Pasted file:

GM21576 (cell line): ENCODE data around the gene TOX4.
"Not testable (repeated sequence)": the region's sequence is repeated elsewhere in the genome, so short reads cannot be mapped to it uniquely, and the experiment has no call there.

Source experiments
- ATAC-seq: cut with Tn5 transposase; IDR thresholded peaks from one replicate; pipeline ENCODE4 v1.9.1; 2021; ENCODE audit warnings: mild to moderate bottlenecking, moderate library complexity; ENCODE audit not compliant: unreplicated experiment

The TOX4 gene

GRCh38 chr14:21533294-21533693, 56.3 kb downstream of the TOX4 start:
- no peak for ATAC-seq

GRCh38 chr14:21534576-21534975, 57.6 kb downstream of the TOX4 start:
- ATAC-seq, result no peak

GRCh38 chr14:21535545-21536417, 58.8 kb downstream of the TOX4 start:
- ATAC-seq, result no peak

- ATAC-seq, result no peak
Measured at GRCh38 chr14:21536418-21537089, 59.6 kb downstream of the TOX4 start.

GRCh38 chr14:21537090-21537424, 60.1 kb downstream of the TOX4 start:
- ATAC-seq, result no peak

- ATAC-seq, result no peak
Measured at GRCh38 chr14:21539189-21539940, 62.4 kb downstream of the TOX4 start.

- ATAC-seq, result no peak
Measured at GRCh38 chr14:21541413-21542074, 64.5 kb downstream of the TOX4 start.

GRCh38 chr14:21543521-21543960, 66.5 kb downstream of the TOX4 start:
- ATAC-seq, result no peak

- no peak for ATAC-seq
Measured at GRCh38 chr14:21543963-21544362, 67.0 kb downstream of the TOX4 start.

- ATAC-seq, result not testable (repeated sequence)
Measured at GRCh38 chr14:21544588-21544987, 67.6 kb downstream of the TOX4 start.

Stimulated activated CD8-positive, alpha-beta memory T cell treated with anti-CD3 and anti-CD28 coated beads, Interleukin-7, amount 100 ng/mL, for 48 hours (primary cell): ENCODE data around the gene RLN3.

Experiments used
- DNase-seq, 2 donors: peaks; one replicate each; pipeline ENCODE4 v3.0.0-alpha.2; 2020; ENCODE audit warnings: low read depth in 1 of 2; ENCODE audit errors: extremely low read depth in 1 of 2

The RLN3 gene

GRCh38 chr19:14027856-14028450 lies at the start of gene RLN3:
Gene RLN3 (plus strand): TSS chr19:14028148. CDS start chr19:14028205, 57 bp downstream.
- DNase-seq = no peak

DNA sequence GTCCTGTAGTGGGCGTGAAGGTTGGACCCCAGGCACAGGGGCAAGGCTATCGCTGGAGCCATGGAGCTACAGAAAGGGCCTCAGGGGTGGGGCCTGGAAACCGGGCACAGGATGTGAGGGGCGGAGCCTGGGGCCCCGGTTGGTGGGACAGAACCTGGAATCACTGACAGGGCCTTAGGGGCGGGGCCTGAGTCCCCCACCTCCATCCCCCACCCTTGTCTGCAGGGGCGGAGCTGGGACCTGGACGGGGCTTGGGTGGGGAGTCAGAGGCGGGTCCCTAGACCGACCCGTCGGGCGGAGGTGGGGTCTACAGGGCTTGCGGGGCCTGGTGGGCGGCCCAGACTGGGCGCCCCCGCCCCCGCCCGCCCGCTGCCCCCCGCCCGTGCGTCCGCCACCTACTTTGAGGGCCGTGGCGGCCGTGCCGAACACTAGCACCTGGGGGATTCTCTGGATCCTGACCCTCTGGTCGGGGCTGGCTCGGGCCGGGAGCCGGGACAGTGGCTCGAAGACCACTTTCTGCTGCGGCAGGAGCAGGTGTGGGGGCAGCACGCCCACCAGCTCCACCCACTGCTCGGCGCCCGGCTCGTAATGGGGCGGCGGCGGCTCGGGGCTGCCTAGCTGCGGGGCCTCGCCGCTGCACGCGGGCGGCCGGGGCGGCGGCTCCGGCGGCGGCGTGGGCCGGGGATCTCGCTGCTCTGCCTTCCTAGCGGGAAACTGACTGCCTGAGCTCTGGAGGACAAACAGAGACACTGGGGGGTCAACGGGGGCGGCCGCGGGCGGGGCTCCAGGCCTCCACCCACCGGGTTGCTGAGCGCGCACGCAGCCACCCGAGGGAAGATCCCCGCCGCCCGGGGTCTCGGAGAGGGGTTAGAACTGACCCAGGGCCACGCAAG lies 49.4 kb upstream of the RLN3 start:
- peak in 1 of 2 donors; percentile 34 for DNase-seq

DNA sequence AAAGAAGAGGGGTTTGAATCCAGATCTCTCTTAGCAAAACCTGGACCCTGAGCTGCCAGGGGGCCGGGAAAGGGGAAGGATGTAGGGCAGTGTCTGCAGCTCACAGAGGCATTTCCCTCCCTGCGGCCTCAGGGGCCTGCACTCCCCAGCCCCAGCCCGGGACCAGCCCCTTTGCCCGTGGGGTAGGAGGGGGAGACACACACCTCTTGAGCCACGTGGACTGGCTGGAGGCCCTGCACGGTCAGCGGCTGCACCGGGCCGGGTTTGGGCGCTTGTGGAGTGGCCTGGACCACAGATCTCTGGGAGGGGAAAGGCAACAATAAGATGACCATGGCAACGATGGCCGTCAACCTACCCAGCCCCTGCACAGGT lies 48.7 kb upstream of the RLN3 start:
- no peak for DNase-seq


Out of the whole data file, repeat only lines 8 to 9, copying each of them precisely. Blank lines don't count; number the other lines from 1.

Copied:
GRCh38 chr14:21534576-21534975, 57.6 kb downstream of the TOX4 start:
- ATAC-seq, result no peak